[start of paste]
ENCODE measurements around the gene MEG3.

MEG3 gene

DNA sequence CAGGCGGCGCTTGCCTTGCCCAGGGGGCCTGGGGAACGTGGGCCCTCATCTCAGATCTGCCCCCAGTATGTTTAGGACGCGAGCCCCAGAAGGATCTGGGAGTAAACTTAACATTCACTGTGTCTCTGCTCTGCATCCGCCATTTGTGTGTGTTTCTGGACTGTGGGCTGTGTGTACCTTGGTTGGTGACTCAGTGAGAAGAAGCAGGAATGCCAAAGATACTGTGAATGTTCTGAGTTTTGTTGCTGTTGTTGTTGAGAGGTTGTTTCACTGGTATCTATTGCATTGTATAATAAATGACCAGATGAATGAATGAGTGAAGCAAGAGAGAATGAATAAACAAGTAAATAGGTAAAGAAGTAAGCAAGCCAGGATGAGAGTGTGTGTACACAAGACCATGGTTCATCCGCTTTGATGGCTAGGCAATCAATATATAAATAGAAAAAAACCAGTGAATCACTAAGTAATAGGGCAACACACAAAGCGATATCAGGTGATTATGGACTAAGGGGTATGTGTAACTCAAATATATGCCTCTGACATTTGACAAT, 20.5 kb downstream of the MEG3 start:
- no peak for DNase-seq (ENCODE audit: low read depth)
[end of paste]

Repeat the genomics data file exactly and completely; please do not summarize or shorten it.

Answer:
ENCODE measurements around the gene MEG3.

MEG3 gene

DNA sequence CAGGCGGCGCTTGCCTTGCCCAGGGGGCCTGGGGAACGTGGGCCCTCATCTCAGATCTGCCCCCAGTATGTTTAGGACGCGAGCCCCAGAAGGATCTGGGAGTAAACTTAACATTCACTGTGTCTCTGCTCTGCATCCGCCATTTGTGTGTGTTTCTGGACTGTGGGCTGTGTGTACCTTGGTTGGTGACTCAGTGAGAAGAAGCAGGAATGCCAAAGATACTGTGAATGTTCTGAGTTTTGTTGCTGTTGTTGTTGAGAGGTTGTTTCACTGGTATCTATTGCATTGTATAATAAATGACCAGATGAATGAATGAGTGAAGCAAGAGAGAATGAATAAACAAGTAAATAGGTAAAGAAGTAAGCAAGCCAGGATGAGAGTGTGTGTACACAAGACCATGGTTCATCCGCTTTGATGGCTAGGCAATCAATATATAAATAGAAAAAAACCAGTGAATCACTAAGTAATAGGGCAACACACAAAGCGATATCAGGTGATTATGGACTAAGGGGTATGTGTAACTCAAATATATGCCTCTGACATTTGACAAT, 20.5 kb downstream of the MEG3 start:
- no peak for DNase-seq (ENCODE audit: low read depth)